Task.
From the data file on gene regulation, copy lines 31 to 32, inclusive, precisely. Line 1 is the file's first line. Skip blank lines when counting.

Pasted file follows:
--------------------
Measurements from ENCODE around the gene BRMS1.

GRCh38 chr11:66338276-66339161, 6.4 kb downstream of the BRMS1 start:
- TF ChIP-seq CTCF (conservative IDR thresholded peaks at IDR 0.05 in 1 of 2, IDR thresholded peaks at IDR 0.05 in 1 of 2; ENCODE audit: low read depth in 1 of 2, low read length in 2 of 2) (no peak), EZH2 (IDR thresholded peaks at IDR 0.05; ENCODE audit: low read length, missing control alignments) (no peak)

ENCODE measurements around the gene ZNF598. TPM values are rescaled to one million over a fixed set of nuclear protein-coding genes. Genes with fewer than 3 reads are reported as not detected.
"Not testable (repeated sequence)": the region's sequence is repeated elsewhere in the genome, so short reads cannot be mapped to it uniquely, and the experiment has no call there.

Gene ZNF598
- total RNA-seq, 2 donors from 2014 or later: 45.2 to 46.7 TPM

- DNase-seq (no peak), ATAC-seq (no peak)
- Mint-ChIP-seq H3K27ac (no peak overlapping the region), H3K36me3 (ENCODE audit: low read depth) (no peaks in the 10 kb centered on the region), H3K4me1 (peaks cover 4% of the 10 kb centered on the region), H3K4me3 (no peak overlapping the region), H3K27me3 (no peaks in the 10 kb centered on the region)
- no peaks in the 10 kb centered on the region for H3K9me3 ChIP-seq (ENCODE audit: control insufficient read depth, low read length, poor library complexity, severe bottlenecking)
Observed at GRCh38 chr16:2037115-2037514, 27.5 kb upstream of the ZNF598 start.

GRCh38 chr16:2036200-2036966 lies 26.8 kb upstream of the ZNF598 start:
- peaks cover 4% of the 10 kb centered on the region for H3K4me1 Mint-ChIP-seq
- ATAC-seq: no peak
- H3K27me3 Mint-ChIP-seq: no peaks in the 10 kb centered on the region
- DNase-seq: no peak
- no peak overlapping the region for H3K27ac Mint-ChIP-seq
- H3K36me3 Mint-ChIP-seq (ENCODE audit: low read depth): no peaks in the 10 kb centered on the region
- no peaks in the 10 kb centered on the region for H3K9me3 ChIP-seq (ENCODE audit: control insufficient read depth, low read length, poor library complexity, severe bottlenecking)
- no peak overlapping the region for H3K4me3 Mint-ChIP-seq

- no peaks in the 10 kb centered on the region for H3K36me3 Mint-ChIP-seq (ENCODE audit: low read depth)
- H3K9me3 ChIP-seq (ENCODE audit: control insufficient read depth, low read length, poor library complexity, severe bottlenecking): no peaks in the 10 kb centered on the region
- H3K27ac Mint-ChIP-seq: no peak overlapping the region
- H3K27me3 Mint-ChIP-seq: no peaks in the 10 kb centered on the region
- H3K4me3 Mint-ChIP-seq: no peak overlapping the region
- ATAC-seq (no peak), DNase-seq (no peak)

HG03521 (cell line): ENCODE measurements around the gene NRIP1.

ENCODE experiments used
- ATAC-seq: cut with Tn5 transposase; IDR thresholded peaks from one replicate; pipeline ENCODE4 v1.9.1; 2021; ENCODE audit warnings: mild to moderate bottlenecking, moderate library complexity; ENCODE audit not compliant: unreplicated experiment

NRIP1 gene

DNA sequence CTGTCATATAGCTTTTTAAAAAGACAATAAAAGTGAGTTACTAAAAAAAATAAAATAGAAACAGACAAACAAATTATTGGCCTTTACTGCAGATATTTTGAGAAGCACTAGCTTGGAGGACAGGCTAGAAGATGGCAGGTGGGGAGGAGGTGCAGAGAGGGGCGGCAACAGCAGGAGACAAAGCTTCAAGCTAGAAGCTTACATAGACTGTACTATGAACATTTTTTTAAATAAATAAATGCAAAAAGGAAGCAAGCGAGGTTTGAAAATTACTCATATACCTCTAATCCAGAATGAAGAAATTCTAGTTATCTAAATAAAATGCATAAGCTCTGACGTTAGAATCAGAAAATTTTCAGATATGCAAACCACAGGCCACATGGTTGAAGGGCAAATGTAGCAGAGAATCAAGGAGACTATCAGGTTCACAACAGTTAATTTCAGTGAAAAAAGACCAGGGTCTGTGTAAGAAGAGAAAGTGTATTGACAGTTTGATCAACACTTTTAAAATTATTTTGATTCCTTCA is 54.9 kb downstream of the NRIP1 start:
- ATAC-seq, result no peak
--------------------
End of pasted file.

DNA sequence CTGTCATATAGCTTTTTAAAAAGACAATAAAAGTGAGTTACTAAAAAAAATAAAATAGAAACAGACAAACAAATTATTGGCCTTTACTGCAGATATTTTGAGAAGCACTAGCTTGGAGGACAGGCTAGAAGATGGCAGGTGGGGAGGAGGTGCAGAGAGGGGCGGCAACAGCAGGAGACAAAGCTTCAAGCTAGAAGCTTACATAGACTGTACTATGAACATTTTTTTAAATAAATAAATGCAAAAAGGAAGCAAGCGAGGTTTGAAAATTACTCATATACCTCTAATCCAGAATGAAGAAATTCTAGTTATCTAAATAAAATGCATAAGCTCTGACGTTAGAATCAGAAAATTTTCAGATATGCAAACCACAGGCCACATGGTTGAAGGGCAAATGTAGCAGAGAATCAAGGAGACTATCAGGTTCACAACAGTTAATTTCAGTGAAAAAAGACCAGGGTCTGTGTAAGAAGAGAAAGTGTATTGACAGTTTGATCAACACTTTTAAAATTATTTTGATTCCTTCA is 54.9 kb downstream of the NRIP1 start:
- ATAC-seq, result no peak